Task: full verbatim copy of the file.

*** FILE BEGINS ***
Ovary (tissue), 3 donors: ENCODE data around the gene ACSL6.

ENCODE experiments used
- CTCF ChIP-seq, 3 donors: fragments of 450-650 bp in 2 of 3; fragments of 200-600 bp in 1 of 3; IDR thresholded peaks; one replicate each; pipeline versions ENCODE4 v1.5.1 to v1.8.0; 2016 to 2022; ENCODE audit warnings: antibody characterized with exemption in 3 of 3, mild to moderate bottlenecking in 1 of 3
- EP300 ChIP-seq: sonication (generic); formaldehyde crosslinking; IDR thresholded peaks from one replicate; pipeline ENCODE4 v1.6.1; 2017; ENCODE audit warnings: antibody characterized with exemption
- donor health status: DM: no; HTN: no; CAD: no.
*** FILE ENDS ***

Ovary (tissue), 3 donors: ENCODE data around the gene ACSL6.

ENCODE experiments used
- CTCF ChIP-seq, 3 donors: fragments of 450-650 bp in 2 of 3; fragments of 200-600 bp in 1 of 3; IDR thresholded peaks; one replicate each; pipeline versions ENCODE4 v1.5.1 to v1.8.0; 2016 to 2022; ENCODE audit warnings: antibody characterized with exemption in 3 of 3, mild to moderate bottlenecking in 1 of 3
- EP300 ChIP-seq: sonication (generic); formaldehyde crosslinking; IDR thresholded peaks from one replicate; pipeline ENCODE4 v1.6.1; 2017; ENCODE audit warnings: antibody characterized with exemption
- donor health status: DM: no; HTN: no; CAD: no.